The Short Position in SLV Jumps Almost 20 Percent

September 13, 2021

The gold price began to struggle higher starting minutes after 10 a.m. China Standard Time on their Friday morning -- and that rally attempt was capped and turned lower minutes before 2 p.m. CST -- and for the final time at the London open. It was then stair-stepped somewhat unevenly lower until the market closed at 5:00 p.m. in New York...with the rally starting at the noon silver fix in London, running into "all the usual suspects" at the COMEX open.

The high and low ticks in gold were recorded by the CME Group as $1,803.70 and $1,786.50 in the October contract -- and $1,806.00 and $1,788.20 in December. The October/December price spread differential in gold at the close yesterday was $2.20...December/February was $2.10 -- and February/April was $1.70 an ounce.

Gold was closed on Friday afternoon in New York at $1,786.80 spot, down $7.40 on the day -- and also on its low tick. Net volume was ultra light at a hair over 129,000 contracts -- and there was about 7,900 contracts worth of roll-over/switch volume on top of that.

Silver's high tick was printed around 1:50 p.m. CST on their Friday afternoon -- and the price pressure after that began in earnest around 10 a.m. in London. That uneven engineered price decline also lasted until trading ended at 5:00 p.m. in New York.

The high and low ticks in silver were reported as $24.345 and $23.76 in the December contract. The September/December price spread differential in silver at the close yesterday was 4.5 cents...December/March was 4.9 cents -- and March/May was 3.1 cents an ounce.

Silver was closed in New York on Friday afternoon at $23.68 spot, down 32.5 cents from Thursday -- and also on its low tick of the day. Net volume was exceedingly light at a bit under 38,500 contracts -- and there was only about 1,120 contracts worth of roll-over/switch volume in this precious metal.

The platinum price dipped a bit in morning trading in the Far East on their Friday -- and then crawled a bit higher until selling pressure appeared in it around 11:30 a.m. in Zurich. From that juncture it was stair-stepped lower in price until 4 p.m. in after-hours trading in New York...with the biggest step down coming after the 11 a.m. EDT Zurich close. It didn't do a lot after that. Platinum was closed on Friday afternoon in New York at $952 spot, down another 18 dollars on the day.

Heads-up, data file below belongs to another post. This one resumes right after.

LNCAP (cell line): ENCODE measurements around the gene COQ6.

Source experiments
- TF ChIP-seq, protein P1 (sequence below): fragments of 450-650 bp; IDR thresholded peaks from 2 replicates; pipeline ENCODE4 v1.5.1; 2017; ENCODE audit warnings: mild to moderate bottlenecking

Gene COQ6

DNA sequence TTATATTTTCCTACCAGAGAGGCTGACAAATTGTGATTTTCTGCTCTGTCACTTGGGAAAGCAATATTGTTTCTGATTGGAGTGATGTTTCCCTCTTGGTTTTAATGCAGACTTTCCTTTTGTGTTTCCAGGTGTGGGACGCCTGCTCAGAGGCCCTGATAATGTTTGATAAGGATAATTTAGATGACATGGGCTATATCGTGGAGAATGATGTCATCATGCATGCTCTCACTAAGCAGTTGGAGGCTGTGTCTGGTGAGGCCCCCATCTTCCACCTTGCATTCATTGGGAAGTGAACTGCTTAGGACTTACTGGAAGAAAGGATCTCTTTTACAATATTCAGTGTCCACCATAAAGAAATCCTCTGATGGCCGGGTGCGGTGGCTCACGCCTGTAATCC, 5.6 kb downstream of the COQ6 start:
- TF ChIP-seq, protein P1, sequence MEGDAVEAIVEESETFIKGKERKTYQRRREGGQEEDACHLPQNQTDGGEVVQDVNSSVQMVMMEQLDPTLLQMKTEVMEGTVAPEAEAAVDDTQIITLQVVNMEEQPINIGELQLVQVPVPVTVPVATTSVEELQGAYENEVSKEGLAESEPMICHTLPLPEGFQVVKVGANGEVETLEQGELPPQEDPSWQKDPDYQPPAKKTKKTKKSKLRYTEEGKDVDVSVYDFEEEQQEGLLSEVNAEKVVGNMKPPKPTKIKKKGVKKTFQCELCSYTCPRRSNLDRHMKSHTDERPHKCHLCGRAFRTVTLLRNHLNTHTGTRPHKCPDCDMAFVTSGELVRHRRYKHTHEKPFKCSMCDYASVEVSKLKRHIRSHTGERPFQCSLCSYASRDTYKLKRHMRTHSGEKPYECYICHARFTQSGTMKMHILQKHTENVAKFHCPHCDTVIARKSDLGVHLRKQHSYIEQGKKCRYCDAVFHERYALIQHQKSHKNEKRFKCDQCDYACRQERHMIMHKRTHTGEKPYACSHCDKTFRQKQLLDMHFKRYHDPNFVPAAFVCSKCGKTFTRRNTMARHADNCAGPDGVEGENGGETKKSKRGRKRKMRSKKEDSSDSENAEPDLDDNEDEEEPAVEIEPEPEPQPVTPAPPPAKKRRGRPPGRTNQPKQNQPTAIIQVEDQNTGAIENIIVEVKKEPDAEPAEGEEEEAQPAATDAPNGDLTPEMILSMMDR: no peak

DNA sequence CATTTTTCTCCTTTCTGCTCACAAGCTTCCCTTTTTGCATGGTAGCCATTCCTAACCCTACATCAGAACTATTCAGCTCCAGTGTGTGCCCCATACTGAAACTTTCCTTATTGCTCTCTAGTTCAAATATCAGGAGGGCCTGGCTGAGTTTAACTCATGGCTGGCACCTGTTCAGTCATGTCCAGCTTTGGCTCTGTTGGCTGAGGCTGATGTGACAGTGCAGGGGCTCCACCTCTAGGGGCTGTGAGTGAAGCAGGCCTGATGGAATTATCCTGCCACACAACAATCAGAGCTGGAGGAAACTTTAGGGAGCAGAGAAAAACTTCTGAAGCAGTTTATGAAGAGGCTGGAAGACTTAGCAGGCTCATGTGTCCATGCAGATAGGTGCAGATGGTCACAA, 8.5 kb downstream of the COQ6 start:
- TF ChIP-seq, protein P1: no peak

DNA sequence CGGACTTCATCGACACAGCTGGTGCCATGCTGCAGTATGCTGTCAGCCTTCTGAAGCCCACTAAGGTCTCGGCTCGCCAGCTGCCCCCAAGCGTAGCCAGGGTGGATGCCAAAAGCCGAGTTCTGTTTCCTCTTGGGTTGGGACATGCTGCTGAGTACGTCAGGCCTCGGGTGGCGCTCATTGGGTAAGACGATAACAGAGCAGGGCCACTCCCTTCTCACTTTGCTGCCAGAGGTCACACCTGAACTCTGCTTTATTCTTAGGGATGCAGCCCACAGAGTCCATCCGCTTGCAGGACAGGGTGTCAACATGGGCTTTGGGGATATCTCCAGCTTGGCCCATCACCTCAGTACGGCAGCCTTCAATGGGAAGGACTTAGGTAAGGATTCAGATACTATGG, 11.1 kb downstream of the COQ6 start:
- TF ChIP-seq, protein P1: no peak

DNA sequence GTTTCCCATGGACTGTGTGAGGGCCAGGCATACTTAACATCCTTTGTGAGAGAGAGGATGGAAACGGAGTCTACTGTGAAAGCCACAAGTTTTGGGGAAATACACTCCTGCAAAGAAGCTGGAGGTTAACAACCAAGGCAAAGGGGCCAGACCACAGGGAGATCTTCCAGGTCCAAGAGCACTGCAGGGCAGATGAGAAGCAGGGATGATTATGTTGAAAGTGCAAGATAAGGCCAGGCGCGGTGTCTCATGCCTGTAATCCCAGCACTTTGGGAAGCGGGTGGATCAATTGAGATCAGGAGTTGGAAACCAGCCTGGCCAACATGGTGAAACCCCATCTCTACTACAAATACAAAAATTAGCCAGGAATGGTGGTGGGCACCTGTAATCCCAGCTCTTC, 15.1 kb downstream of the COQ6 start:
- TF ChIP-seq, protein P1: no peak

The palladium price crept higher until around 2 p.m. China Standard Time on their Friday afternoon. Then, after a down/up dip centered around 9:30 a.m. in Zurich, the serious price pressure began around 1 p.m. CEST. That continued until the 1:30 p.m. COMEX close -- and it didn't do much of anything after that until trading ended at 5:00 p.m. in New York. Palladium was closed lower yet again, this time by 38 bucks the ounce at $2,070 spot.

Based on the spot closing prices in silver and gold posted above, the gold/silver ratio worked out to 75.5 to 1 on Friday...compared to 74.8 to 1 on Thursday.

And here's Nick's 1-year Gold/Silver Ratio chart, updated with the last five days of data. Click to enlarge.

The dollar index closed very late on Thursday afternoon in New York at 92.479 -- and opened higher by about 4.5 basis points once trading commenced around 7:45 p.m. EDT on Thursday evening, which was 7:45 a.m. China Standard Time on their Friday morning. It then wandered very quietly sideways until 10 minutes before the London open. It then headed rather sharply lower until it appeared to get saved at 9:30 a.m. BST. The ensuing 'rally' lasted right until the 5:00 p.m. close in New York.

The dollar index finished the Friday trading session in New York at 92.582...up just about 10.5 basis points from Thursday -- and about 6 basis points below its indicated spot close on the DXY chart below.

Here's the DXY chart for Friday, thanks to Bloomberg as always -- and the above-mentioned discrepancy should be noted. Click to enlarge.

Normally I'd have the 5-year U.S. dollar index chart in this spot in my Saturday column, but for whatever reason, I wasn't able to download it or any other yearly chart from the Internet site, so I'm stuck with the usual 6-month chart. The delta between its close...92.59...and the close on the DXY chart above, was less than 1 basis point above its spot close on the DXY chart above. Click to enlarge as well.

U.S. 10-Year Treasury: 1.3410%...up 0.0420 (+3.23%) of 2:59 p.m. EDT.

Here's the one-year 10-year U.S. Treasury chart, courtesy of as always -- and as I keep pointing out, you can see where the Fed began yield curve control in March. But it should also be noted that the trend line changed to a bit of an upward bias starting at the beginning of August. Click to enlarge.


After eight years of writing about the precious metals for Casey Research, the folks at Stansberry & Associates—who just recently purchased controlling interest in the company—decided that my ‘niche market’ column didn’t fit into their plans.

Since the time that Casey Research was kind enough to offer me a stand-alone column, it became their most highly-rated blog almost from the outset—and has remained that way up to this date...

Seventy-five percent of all gold in circulation has been extracted since 1910

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